Corbyn did the right thing when he chose Glastonbury over Armed Forces Day events

Nothing sums up more neatly than this the longstanding preoccupation of our country’s majority right-wing press with Corbyn’s refusal to sanction war and violence

Lee Williams
Monday 26 June 2017 12:59

Jeremy Corbyn has been slammed in the right-wing press for choosing to appear at Glastonbury rather than Armed Forces Day events.

Nothing sums up more neatly than this the longstanding preoccupation of our country’s majority right-wing press with Corbyn’s refusal to sanction war and violence. And nothing sums up better how out-of-kilter that thinking is.

It has never failed to astound me how people can get so up in arms about a man who loves peace and deplores violence, a man who prefers words to bombs, who would rather call enemies “friends” instead of sanctioning further senseless killing. How are these things wrong? That mode of thinking is as illogical as it is uncompassionate. Worst of all, right-wing tabloids taking this view is pure hypocrisy. These are Christian values, after all – the very values that conservative press is supposed to stand for.

The Glastonbury controversy is just the latest in a string of predictable attacks on Jeremy Corbyn which seek to expose his apparently weak underbelly. Each one is more ludicrous than the next. He didn’t immediately endorse a shoot-to-kill policy for armed terrorists: what’s wrong with him? Sorry? Is it wrong to be a bit chary about the taking of a human life, in whatever context?

Corbyn wouldn’t push the button on the nuclear deterrent: what’s wrong with him? Sorry? A situation where someone is castigated for refusing to endorse the idea of putting millions of people to death with the push of a button belongs properly in a satirical dystopian novel, not everyday reality. But sadly that is the everyday reality that our media foists upon us.

Jeremy Corbyn's first Glastonbury in 60 seconds

As for Glastonbury, we need more events like it: events which bring people together and promote peace, understanding, individual liberty, creativity and free thinking. Events like Glastonbury need more support. With over £40 billion in annual funding, our armed forces – recently ranked the second most powerful in the world – get enough support already. They can make do without Jeremy Corbyn for a day.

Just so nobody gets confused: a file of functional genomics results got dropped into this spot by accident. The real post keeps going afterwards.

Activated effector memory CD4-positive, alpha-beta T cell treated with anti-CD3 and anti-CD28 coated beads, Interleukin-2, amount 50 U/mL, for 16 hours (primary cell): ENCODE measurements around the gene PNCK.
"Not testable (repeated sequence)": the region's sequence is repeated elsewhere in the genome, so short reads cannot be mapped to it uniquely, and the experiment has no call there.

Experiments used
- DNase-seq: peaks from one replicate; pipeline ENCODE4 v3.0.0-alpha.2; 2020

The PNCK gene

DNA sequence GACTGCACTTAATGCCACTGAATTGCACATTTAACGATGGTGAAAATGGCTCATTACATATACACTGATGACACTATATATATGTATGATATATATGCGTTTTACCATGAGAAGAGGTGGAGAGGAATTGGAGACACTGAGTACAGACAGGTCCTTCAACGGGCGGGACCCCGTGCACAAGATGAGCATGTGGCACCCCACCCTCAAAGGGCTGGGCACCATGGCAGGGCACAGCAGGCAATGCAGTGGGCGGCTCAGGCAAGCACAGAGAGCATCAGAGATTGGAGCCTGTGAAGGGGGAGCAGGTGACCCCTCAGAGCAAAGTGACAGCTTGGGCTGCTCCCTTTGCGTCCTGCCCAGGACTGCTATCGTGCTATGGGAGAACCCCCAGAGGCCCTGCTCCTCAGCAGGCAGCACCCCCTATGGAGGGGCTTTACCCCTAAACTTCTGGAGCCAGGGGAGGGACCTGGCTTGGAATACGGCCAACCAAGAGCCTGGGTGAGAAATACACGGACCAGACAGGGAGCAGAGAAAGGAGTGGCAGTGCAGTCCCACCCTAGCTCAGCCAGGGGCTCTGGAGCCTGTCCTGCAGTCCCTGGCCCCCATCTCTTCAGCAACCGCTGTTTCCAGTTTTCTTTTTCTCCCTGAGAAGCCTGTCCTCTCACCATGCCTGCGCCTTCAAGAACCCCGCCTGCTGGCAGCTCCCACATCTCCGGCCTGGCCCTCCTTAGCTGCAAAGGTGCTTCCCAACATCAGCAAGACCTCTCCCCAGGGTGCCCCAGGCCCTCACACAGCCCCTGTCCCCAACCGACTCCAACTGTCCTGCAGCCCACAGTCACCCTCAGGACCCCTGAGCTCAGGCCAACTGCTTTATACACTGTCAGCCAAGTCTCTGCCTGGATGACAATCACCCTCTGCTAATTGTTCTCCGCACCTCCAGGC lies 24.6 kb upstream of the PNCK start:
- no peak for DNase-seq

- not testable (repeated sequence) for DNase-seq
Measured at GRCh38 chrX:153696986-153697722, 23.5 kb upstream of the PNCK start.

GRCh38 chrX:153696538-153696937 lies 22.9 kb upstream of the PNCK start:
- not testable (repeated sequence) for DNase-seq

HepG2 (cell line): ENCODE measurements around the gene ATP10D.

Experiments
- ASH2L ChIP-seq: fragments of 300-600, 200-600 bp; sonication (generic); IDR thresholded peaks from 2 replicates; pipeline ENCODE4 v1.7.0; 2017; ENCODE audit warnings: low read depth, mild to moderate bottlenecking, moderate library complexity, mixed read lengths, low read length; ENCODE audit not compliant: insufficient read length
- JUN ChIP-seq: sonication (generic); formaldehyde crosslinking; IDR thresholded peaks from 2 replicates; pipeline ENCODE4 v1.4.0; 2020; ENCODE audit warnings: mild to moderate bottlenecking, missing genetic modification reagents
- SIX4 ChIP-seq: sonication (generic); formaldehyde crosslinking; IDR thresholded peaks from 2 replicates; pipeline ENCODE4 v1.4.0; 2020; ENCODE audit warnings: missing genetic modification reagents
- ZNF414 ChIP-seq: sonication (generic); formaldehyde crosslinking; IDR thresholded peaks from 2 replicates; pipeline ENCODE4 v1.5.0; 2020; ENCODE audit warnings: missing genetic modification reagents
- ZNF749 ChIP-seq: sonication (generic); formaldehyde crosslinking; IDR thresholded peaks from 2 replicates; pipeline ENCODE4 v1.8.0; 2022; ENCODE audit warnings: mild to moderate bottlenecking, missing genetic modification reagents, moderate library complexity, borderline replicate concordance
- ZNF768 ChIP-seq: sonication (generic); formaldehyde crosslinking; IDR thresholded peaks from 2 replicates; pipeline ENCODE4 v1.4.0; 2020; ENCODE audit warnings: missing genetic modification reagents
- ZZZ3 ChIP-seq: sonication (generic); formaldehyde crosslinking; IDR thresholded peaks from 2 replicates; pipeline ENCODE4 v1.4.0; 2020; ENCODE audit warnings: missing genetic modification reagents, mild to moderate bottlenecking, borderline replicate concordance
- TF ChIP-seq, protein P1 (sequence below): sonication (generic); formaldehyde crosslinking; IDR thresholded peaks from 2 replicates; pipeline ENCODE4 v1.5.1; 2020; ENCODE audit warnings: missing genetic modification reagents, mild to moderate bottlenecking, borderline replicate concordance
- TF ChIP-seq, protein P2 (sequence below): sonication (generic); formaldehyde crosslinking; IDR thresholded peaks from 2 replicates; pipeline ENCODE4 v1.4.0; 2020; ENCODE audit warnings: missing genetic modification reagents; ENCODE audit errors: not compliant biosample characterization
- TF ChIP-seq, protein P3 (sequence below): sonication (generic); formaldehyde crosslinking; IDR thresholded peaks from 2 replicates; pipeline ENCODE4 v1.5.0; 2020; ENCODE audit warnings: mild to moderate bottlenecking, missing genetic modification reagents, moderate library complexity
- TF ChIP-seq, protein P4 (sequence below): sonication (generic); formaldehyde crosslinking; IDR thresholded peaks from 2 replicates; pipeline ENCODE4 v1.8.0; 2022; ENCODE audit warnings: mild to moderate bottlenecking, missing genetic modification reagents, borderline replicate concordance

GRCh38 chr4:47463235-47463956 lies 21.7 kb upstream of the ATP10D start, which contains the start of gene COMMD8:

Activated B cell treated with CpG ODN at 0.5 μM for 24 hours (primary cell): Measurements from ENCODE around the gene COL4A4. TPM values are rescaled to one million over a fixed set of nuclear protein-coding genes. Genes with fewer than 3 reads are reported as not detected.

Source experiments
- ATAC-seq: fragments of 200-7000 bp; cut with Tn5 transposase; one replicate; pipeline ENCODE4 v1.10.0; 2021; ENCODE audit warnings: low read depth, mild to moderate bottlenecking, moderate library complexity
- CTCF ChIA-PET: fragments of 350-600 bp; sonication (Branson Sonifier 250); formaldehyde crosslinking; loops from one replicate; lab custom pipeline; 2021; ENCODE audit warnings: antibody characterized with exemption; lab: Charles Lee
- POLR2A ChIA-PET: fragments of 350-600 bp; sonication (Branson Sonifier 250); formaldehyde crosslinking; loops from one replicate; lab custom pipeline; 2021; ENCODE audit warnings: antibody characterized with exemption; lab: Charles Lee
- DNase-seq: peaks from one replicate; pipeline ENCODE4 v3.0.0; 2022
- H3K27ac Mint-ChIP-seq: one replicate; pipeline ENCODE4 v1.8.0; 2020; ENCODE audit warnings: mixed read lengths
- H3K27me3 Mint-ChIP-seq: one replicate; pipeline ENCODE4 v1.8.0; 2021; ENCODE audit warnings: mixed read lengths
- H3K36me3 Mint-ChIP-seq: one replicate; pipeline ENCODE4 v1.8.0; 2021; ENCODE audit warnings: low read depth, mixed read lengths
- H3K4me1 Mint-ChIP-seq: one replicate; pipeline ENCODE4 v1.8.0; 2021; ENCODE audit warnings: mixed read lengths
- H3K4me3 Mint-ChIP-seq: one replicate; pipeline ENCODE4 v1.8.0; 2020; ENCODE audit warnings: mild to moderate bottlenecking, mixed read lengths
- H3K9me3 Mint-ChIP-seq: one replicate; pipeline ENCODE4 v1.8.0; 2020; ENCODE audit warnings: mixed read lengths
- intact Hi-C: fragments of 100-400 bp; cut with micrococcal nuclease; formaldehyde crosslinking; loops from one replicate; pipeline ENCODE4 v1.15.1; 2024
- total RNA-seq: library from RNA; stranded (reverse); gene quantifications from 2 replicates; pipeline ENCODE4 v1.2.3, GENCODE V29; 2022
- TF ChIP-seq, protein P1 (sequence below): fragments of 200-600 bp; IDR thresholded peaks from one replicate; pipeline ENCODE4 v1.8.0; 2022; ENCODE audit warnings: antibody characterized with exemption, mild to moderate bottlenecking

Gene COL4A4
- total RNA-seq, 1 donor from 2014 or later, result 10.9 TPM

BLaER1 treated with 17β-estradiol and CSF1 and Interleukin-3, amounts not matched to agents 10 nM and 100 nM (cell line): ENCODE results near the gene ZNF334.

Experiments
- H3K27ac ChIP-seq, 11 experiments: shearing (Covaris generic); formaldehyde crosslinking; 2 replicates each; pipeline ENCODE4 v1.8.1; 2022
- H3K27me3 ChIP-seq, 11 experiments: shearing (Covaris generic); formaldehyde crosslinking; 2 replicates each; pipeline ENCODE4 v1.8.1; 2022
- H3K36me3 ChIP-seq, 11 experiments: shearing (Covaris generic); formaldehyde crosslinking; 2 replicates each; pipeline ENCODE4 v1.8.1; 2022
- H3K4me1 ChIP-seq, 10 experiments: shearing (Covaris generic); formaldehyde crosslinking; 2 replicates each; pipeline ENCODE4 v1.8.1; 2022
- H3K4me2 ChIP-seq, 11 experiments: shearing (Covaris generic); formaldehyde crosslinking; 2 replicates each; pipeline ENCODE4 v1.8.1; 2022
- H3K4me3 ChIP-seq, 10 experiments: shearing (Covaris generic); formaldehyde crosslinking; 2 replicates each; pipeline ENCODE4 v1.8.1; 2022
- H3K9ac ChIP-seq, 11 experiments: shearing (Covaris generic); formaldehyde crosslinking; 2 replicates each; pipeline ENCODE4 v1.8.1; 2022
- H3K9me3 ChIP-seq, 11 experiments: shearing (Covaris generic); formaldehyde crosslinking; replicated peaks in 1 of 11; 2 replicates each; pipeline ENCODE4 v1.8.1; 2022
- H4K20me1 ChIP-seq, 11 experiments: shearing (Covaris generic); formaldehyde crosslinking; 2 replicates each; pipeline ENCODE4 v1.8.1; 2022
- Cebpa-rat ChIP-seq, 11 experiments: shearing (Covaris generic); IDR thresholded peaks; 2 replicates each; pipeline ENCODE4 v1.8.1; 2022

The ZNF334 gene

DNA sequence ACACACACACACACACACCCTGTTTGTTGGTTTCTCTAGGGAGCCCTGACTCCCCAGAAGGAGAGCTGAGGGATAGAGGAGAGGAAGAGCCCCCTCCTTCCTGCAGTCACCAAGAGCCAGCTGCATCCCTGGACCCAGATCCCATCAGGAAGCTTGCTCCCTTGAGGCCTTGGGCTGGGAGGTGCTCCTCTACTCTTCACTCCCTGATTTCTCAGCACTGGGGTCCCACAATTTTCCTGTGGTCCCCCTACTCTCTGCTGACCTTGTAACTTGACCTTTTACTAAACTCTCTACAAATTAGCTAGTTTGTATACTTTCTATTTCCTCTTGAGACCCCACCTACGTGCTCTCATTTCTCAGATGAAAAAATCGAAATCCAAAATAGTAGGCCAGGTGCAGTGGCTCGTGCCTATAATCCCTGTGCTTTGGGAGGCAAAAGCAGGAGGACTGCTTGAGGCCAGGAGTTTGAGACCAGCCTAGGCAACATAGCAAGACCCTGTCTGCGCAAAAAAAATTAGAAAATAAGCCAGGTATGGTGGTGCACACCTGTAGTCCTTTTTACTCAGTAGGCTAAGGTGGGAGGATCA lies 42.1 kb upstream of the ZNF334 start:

Following the horrendous attacks at London Bridge and Finsbury Park Mosque and the tragedy of Grenfell Tower, what we need is more of a communal spirit of peace and understanding. Jeremy Corbyn was right to use a Glastonbury stage to highlight these things. At a time when people are growing apart and intolerance is breeding in the gap, it’s right to attend an event that endorses friendship and tolerance. The armed forces don’t suffer when we promote peace and understanding – they gain.

Jeremy Corbyn gives a speech at Glastonbury Festival

Remember the same time last year, where all the divisiveness and hate surrounding the Brexit vote came spilling out for the first time? The news was filled with anger and rage, and then a snapshot came on of Adele reaching out to embrace the crowd at Glastonbury, with hundreds of thousands of voices singing her words back at her. I remember thinking what a much-needed counterpoint it was to all the bickering and bile. Similarly this year, seeing tens of thousands of phones lit in unison to Ed Sheeran was like a balm, soothing the wounds of the terrible atrocities we’ve had to deal with recently.

We need more of the spirit of Glastonbury and less of the spirit of Finsbury Park Mosque. More togetherness, less hostility. So let’s not criticise Jeremy Corbyn for baulking at the idea of plunging the world into nuclear Armageddon, or focusing on something other than war.

Glastonbury crowd sings 'Oh Jeremy Corbyn' as Radiohead condemns 'useless politicians'

A new generation is coming now, and they care much less about conservative, traditional ideologies surrounding patriotism, imperialism and warmongering. They were at Glastonbury this weekend. They will soon be the mass electorate, the paper-reading professionals of tomorrow. Whether or not certain people like it, the country is about to change – and Corbyn knows it.

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